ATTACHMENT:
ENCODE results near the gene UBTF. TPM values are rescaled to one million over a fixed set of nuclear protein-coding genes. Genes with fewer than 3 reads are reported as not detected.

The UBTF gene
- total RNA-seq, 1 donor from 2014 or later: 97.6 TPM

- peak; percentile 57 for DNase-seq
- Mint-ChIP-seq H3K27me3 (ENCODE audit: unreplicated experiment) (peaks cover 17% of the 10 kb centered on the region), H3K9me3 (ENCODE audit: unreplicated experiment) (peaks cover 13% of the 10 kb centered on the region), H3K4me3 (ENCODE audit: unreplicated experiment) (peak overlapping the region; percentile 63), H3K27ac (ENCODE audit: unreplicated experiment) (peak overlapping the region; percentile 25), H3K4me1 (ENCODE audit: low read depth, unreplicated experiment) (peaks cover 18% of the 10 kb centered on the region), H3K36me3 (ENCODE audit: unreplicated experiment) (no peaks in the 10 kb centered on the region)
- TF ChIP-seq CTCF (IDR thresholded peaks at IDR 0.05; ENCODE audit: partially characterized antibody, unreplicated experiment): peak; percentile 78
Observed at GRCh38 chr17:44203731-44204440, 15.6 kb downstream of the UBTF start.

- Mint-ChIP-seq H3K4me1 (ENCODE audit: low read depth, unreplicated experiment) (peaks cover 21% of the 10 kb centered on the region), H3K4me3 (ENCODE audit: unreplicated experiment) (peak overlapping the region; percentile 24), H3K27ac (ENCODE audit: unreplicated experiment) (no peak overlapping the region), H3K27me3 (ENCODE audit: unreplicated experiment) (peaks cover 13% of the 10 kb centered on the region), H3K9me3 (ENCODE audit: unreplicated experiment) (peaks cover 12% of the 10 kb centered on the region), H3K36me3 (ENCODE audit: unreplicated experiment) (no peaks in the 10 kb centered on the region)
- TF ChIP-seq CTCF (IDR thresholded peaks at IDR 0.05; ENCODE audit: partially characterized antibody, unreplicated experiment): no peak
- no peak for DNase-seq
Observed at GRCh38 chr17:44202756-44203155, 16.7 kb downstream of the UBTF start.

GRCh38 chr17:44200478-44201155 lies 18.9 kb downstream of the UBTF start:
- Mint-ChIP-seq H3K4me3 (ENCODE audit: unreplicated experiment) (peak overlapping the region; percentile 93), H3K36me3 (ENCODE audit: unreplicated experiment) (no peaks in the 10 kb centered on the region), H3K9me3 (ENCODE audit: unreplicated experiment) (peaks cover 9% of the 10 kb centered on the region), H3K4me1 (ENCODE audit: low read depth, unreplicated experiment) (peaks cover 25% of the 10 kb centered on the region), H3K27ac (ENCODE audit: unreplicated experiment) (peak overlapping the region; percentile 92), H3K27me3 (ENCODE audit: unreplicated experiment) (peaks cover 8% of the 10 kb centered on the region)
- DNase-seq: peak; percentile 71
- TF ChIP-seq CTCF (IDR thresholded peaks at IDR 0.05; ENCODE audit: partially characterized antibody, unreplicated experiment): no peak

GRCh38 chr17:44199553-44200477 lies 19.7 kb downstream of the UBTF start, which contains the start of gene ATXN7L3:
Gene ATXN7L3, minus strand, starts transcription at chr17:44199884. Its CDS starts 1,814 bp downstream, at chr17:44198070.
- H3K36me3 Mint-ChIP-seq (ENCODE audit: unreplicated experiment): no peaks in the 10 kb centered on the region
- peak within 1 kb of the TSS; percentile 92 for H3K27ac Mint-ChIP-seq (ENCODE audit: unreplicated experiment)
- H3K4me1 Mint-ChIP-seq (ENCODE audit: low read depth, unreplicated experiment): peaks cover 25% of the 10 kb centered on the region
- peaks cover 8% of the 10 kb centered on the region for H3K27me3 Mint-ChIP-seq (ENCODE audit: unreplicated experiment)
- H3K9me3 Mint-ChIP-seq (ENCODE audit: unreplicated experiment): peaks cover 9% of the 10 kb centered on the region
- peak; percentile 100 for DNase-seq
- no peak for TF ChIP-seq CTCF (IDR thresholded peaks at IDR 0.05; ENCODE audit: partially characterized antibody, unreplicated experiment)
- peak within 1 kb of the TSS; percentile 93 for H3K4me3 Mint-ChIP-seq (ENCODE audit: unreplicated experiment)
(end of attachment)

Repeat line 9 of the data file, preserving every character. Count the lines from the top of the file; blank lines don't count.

- TF ChIP-seq CTCF (IDR thresholded peaks at IDR 0.05; ENCODE audit: partially characterized antibody, unreplicated experiment): no peak